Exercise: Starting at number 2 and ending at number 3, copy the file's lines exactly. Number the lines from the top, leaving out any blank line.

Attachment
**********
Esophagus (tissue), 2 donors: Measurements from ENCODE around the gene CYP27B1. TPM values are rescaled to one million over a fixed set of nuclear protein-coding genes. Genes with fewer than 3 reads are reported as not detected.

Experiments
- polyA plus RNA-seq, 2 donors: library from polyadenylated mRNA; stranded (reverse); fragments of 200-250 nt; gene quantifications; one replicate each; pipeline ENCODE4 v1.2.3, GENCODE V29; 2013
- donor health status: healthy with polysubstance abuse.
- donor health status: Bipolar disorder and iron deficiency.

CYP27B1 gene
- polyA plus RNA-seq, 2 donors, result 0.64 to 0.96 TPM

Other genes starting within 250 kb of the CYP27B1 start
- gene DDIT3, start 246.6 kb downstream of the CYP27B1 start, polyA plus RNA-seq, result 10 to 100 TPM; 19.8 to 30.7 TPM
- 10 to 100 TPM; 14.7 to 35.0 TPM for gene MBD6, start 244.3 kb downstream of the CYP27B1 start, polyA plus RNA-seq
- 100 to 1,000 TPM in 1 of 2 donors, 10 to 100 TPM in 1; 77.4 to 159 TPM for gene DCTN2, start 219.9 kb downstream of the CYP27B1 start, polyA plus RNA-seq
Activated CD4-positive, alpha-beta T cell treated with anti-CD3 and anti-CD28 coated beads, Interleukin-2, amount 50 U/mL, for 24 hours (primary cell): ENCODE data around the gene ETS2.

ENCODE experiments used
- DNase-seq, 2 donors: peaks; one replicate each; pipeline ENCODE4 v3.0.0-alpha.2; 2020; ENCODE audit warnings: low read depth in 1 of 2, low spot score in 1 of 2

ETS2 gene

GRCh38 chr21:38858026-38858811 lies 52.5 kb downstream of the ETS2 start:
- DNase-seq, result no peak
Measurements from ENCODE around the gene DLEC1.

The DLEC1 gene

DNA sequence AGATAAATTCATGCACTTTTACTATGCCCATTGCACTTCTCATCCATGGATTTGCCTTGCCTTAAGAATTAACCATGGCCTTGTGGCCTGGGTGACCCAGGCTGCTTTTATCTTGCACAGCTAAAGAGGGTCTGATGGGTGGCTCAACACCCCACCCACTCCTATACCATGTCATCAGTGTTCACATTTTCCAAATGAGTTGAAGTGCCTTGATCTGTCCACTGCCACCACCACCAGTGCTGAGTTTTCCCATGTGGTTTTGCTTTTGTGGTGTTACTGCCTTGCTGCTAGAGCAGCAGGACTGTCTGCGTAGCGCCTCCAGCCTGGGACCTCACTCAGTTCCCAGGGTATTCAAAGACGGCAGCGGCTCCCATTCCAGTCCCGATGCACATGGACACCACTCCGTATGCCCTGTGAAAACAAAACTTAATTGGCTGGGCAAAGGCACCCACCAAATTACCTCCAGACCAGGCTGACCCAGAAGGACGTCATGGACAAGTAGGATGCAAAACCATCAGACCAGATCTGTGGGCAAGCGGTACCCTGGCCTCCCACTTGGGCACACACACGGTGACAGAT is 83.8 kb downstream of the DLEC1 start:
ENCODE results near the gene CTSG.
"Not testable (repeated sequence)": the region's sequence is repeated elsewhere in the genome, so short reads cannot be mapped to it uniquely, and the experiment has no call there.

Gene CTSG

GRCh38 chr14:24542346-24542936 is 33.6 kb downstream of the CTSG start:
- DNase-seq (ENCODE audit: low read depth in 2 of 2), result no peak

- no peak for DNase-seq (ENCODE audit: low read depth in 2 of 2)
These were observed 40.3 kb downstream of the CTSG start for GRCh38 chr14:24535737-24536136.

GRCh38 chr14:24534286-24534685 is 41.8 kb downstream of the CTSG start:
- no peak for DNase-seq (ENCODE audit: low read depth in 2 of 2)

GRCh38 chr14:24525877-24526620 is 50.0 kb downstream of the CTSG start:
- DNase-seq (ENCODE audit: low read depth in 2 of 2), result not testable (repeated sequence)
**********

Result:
Experiments
- polyA plus RNA-seq, 2 donors: library from polyadenylated mRNA; stranded (reverse); fragments of 200-250 nt; gene quantifications; one replicate each; pipeline ENCODE4 v1.2.3, GENCODE V29; 2013